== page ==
Article: Three Powerful Meditation Methods You May Never Have Heard Of
by Rev. Sue Annabrooke Jones
CLINICALLY STANDARDIZED MEDITATION (CSM)‡
Clinically Standardized Meditation (CSM) was developed by Dr. Patricia Carrington, a recognized authority on stress-related disorders. Central to its practice is the mantra, a word or phrase which, when repeated in meditation, brings the individual into a state of inner peace and higher consciousness.
CSM is based loosely on the popular Transcendental Meditation (TM), with several important differences, the main one being that it has no particular spiritual focus. CSM requires no special postures or difficult mental techniques, and the individual may choose which mantras to use from various resonant sounds drawn from the Hebrew, English or Sanskrit languages. The meditator may also make up his or her own mantra, if s/he so wishes, by following a few simple rules.
Easy to learn and suitable for a broad audience, CSM is practiced widely within the medical community, in professional organizations, and by individuals from all walks of life. It has been proven to reduce stress and anxiety and to foster well-being.‡Another form of meditation exists with the same initials: Center of Stillness Meditation, a method derived from the Hermetic tradition.
ISHTA DAIVA MEDITATION
Ishta daiva (or ishta deva) means meditation on one's chosen deity.
The term ishta daiva, and its practice, comes to us from the yoga branch of Indian philosophy. But ishta daiva is more universal than that: to one degree or another, it is practiced informally by people worldwide, people of all different faiths.
It is not uncommon for a person to find oneself drawn to a particular deity, one existing inside or outside one's birth religion. In such cases, the person intuitively adopts that deity as one's own, then, following one's inclinations, prays to that deity, looks to it for guidance, cultivates a special intimate connection with it through concentration, or creates some kind ritual involving it.
The goal of meditating on one's chosen deity is to create a powerful state of union with the Divine.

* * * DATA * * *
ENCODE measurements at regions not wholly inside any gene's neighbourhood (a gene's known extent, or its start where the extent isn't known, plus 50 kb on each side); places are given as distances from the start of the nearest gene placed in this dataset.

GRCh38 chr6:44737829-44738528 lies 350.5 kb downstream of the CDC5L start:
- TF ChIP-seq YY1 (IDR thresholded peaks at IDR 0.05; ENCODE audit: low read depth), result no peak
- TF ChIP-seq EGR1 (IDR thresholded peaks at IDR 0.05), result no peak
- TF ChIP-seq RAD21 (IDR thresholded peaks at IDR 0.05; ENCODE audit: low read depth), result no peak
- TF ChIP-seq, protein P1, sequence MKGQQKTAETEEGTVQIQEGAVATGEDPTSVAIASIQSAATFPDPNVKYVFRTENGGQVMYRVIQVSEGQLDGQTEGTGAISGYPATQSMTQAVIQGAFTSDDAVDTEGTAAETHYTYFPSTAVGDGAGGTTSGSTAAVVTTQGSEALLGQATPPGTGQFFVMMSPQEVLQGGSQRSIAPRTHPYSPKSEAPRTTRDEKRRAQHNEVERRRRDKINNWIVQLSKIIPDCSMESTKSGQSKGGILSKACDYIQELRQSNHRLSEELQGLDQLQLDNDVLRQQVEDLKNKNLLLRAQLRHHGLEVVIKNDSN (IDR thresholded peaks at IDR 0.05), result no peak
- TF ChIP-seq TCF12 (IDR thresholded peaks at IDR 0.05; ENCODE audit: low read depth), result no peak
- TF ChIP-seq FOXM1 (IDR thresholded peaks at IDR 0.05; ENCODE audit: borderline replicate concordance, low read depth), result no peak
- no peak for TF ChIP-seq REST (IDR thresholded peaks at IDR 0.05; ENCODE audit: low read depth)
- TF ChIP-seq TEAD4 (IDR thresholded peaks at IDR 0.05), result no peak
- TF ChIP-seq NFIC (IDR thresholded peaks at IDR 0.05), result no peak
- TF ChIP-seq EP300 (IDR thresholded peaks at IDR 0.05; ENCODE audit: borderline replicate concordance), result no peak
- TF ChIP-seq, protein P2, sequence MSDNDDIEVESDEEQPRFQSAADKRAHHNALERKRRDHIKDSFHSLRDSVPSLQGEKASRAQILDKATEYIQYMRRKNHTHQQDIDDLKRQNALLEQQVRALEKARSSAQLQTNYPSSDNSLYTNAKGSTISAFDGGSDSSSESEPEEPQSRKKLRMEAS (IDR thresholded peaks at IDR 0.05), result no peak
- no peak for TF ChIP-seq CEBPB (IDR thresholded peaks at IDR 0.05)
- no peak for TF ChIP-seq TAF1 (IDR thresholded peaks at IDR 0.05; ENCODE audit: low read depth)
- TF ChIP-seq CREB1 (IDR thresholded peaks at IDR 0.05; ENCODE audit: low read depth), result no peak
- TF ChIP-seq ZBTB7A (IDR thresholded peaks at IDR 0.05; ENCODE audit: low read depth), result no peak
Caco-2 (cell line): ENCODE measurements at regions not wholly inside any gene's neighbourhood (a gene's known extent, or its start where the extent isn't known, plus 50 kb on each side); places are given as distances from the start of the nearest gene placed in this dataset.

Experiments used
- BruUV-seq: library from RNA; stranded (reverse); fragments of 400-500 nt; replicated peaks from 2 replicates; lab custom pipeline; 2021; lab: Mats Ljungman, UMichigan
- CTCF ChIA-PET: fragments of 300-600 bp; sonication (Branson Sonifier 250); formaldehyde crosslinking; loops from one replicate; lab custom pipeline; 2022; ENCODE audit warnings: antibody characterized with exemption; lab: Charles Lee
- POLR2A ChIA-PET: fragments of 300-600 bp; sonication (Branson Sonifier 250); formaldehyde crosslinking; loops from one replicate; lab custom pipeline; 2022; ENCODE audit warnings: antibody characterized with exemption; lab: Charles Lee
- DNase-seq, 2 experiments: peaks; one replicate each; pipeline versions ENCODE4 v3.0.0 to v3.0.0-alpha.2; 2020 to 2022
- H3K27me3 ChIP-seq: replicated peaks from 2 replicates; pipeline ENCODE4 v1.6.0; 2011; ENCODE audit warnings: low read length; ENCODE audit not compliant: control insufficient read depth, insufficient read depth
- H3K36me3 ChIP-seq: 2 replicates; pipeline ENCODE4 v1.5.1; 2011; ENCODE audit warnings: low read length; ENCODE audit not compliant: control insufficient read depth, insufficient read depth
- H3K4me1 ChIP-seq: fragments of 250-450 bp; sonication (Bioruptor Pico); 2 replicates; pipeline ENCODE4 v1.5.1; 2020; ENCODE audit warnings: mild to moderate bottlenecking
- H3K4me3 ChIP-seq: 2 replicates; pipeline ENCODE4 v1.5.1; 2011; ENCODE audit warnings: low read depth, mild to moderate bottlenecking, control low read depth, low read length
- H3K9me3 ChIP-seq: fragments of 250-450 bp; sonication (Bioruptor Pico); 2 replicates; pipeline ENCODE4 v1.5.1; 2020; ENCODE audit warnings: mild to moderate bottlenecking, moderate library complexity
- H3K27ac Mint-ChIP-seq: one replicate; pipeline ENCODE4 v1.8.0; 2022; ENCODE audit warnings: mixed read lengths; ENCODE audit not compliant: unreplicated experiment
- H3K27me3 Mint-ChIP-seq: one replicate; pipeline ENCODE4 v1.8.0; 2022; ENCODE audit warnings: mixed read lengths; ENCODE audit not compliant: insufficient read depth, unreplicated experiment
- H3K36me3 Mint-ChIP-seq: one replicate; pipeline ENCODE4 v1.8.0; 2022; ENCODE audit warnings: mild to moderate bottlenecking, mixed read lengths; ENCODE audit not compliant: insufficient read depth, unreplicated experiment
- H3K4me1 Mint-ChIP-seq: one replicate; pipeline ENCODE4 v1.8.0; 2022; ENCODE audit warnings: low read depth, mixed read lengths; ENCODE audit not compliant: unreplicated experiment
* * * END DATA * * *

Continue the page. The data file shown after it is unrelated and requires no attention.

Lamrim and the Kadampa Buddhist Tradition
Lamrim (or lam rim) is a form of meditation found within the Kadampa Buddhist tradition, which exists within the Mahayana ("great vehicle") school of Buddhism. Kadampa was founded by the Indian Buddhist master Atisha (982-1054 A.D.), and his followers were known as "Kadampas." The tradition later migrated to Tibet, where it was promoted by Je Tsongkhapa and his followers, who were known as "the New Kadampas."
Teachers within this tradition are well known for their high standards of scholarship, and there exists an unbroken lineage of teachers from Atisha up to those of the present day. Kadampa Buddhism was introduced to the West in 1977 by Geshe Kelsang Gyatso. This author, teacher and founder of the New Kadampa Tradition (NKT) is the primary exponent of Kadampa in the world today.
Lamrim is a graduated path to enlightenment comprised of 21 meditations. These meditations, which are said to contain all the essential teachings of Buddha, form the backbone of Kadampa Buddhism. The practice of lamrim can be classified as a type of object meditation, which means meditation upon an object, tangible or intangible. In this case, one meditates on 21 conceptual objects.
The goals of lamrim, as with other forms of Buddhist meditation, are to obtain peace, happiness, enlightenment, and freedom from suffering.
The Kadampa tradition holds that a person can experience some benefits of this meditation method by practicing on one's own, but that progress is best made under the guidance of a qualified meditation teacher. Kadampa Buddhist meditation centers all over the world offer this instruction.
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